Please use this identifier to cite or link to this item: https://scholarhub.balamand.edu.lb/handle/uob/3984
Title: Subgrade stabilization using lime and cement
Authors: Saliba, Paul
Advisors: Saroufim, Edwina
Issue Date: 2020
Abstract: 
Poor subgrades usually have low bearing capacities, high compressibility and high volumetric changes. Chemical additives or stabilizers such as lime and cement are known to improve the engineering properties of poor subgrades; this will lead to good construction process along with economical and sustainable impacts. This study is aimed at investigating the possibility of increasing the strength of poor subgrades using chemical additives mainly lime and cement. Therefore, a soil sample was collected near a construction site in Tripoli, Lebanon in order to evaluate strength changes when modifying with lime and cement. Several tests including Particle size distribution, Hydrometer, Specific gravity, Atterberg limits, Compaction characteristics (proctor), and California bearing ratio were performed in order to get the required engineering properties of the natural soil. The soil specimens were prepared by mixing the soil with different combinations of lime and cement: 5% lime with 5% cement, 5% lime with 9% cement and 5% lime with 13% cement. The results showed that the optimum lime and cement content were 5% lime with 13% cement since it had the highest increase in CBR value from to 3.5 % to 54.15 % without any curing period. The suggested modification shows substantial impact on improving the quality and performance of poor subgrades. The additional cost from lime and cement would be in favour of minimizing waste of natural unrenewable resources. However, extended investigation should be performed using additional laboratory tests in order to check the adequacy of modifying poor subgrades with lime and cement.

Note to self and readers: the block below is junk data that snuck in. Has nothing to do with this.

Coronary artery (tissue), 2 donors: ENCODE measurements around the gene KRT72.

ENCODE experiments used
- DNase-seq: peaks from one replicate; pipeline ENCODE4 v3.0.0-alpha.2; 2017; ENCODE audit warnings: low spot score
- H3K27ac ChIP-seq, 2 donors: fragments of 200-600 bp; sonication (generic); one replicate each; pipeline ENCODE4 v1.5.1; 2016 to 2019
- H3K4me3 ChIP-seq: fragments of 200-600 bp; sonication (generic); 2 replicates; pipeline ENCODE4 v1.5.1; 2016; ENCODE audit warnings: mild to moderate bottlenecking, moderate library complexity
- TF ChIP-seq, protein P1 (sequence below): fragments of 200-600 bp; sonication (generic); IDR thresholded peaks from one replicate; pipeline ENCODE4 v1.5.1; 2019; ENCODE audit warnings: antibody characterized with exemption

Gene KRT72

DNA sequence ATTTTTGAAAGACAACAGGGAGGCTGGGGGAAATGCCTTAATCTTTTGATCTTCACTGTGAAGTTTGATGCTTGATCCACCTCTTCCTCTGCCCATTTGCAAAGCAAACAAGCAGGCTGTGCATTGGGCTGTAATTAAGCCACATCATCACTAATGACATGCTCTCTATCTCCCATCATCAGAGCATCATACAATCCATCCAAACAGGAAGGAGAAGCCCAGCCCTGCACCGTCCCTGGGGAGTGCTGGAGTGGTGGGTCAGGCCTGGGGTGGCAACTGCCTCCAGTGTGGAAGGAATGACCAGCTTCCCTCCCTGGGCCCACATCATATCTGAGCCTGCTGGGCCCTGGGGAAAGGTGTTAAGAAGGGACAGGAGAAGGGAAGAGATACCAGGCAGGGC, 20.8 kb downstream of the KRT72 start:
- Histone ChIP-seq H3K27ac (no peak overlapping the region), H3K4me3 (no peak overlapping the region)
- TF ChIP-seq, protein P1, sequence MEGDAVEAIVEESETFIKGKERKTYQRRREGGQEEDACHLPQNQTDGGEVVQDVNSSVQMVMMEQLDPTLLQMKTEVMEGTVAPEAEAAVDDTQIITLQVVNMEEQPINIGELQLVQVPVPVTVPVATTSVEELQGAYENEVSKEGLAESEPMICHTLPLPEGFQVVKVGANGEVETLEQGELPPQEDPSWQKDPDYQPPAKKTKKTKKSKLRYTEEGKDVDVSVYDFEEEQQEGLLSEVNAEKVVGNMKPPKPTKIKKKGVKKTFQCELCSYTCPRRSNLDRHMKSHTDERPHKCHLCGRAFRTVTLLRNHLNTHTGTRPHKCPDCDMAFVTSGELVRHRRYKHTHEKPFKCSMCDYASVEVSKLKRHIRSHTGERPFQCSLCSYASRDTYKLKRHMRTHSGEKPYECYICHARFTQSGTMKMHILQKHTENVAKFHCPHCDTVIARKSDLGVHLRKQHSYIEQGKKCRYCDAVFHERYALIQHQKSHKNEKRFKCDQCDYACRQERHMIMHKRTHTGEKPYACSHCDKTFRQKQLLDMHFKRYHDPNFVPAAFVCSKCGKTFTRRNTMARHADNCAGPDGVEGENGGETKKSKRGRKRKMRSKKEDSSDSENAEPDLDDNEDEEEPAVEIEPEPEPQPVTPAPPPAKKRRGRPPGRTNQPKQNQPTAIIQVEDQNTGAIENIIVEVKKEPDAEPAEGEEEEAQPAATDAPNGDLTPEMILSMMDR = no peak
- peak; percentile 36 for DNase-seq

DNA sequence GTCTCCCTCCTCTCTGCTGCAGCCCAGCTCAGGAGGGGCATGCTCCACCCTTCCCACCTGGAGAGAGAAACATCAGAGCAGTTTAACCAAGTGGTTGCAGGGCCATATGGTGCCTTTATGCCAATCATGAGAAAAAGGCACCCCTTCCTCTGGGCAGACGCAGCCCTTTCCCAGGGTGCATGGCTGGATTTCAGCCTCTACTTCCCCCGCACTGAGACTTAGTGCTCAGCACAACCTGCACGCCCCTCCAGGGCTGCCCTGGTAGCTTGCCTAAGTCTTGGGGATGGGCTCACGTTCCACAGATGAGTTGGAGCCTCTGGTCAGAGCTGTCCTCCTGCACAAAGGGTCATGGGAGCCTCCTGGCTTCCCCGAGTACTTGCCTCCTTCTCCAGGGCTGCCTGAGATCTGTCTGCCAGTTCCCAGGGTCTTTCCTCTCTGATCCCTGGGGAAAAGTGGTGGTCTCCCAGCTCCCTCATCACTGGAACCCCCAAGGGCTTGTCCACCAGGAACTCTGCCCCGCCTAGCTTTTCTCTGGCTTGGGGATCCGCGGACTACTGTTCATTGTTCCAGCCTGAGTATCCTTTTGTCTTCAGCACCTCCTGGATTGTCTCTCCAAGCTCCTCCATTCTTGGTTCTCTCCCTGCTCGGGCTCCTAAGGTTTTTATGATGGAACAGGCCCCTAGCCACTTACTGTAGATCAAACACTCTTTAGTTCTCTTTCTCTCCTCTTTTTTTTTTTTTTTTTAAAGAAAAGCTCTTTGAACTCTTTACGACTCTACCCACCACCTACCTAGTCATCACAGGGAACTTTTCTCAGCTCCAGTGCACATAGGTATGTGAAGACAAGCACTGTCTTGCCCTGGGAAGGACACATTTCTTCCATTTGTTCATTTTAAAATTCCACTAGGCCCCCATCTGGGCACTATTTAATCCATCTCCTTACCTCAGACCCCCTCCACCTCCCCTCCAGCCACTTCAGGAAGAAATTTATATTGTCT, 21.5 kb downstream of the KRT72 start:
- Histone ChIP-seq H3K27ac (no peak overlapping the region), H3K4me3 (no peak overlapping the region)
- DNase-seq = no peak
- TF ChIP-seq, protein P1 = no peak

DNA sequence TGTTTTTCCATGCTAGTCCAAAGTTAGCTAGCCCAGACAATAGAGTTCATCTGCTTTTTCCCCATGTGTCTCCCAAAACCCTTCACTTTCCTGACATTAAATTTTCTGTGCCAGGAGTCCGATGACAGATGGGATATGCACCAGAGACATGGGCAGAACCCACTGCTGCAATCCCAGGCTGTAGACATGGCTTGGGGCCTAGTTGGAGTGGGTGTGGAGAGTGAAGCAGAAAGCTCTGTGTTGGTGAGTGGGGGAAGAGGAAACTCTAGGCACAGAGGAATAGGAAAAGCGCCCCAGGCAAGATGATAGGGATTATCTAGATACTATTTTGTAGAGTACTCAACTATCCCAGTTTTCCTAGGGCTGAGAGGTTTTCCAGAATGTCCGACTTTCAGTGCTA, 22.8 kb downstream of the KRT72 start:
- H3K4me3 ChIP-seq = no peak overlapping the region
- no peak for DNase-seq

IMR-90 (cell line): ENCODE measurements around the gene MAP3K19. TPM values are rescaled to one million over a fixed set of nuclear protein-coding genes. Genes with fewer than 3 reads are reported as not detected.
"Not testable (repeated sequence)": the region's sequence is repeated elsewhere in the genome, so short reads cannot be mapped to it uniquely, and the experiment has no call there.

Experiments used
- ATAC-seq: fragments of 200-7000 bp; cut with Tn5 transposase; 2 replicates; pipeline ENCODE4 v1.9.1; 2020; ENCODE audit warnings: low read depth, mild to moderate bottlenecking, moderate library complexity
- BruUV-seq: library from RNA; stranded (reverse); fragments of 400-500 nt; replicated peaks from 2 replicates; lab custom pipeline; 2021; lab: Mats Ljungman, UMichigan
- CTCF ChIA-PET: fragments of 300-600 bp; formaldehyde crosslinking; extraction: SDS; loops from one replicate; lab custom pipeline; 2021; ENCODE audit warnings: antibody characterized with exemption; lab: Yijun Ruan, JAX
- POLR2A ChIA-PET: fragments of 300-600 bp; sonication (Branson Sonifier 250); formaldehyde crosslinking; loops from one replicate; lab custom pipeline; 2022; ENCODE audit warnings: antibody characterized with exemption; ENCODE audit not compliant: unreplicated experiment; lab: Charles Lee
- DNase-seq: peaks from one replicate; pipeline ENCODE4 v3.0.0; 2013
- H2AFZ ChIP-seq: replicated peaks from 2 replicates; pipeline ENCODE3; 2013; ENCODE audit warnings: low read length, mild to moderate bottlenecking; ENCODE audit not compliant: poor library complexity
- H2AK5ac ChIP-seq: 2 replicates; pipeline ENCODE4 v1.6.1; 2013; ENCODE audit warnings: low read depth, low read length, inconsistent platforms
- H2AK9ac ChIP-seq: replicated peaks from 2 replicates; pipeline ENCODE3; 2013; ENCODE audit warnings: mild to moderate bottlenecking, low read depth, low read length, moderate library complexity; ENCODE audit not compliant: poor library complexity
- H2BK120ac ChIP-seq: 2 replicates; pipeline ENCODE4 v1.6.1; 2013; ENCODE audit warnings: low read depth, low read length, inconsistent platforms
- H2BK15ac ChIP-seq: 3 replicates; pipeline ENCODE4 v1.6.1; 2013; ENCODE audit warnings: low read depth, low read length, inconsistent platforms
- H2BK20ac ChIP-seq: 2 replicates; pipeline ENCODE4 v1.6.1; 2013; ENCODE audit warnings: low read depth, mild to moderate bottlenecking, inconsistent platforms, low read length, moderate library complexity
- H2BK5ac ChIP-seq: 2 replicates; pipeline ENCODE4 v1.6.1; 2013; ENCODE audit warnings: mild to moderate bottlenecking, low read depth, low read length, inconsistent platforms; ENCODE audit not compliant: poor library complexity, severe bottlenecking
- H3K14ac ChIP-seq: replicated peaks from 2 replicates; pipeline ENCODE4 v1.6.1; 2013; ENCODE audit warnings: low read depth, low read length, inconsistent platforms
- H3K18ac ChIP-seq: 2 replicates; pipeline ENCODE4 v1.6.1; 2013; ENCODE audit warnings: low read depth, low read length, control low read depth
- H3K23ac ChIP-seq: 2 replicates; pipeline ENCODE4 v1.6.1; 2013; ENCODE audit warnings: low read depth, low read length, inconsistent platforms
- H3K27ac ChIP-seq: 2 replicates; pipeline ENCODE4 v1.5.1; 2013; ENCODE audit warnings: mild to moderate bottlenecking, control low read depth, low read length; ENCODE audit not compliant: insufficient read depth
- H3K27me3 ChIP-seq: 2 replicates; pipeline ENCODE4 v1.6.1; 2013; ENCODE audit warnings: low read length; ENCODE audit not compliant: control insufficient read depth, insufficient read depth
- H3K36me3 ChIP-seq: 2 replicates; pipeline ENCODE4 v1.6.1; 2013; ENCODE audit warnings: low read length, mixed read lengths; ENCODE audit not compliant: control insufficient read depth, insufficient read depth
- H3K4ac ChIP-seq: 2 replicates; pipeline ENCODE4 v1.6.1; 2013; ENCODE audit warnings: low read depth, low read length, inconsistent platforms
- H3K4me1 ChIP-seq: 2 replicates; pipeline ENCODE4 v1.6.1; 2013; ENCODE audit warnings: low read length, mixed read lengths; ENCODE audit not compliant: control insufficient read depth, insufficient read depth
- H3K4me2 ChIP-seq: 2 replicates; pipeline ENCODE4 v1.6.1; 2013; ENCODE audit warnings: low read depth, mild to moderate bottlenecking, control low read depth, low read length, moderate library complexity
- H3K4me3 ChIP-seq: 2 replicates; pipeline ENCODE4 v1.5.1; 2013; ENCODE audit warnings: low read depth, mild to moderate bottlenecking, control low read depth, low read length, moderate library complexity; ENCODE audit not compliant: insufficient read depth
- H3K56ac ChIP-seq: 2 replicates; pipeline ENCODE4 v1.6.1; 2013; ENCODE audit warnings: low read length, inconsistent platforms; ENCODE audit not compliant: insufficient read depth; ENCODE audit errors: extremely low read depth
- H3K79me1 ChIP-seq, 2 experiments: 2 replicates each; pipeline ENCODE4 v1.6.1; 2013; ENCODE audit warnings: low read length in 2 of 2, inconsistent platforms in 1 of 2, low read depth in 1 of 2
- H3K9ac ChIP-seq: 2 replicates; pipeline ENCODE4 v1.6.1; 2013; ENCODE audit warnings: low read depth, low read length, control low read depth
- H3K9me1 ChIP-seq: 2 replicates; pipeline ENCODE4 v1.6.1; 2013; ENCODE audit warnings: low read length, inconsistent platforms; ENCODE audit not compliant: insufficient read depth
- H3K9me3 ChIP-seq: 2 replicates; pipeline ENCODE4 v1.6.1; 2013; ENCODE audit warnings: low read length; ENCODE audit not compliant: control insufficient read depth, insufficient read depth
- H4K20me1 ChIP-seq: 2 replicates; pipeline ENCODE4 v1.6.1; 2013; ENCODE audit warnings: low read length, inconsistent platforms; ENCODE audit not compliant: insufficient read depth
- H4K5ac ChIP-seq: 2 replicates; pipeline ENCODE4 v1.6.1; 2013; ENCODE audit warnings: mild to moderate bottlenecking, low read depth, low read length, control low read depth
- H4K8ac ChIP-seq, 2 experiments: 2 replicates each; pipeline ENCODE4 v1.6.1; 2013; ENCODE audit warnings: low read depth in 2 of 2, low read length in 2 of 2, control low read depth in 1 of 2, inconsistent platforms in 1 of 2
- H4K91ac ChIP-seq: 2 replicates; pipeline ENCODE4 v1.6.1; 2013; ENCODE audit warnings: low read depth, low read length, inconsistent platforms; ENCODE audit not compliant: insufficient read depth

Description: 
Includes bibliographical references (p. 75-78).

Supervised by Dr. Edwina Saroufim.
URI: https://scholarhub.balamand.edu.lb/handle/uob/3984
Rights: This object is protected by copyright, and is made available here for research and educational purposes. Permission to reuse, publish, or reproduce the object beyond the personal and educational use exceptions must be obtained from the copyright holder
Type: Thesis
Appears in Collections:UOB Theses and Projects

Show full item record

Record view(s)

2
checked on Oct 23, 2021

Google ScholarTM

Check


Items in DSpace are protected by copyright, with all rights reserved, unless otherwise indicated.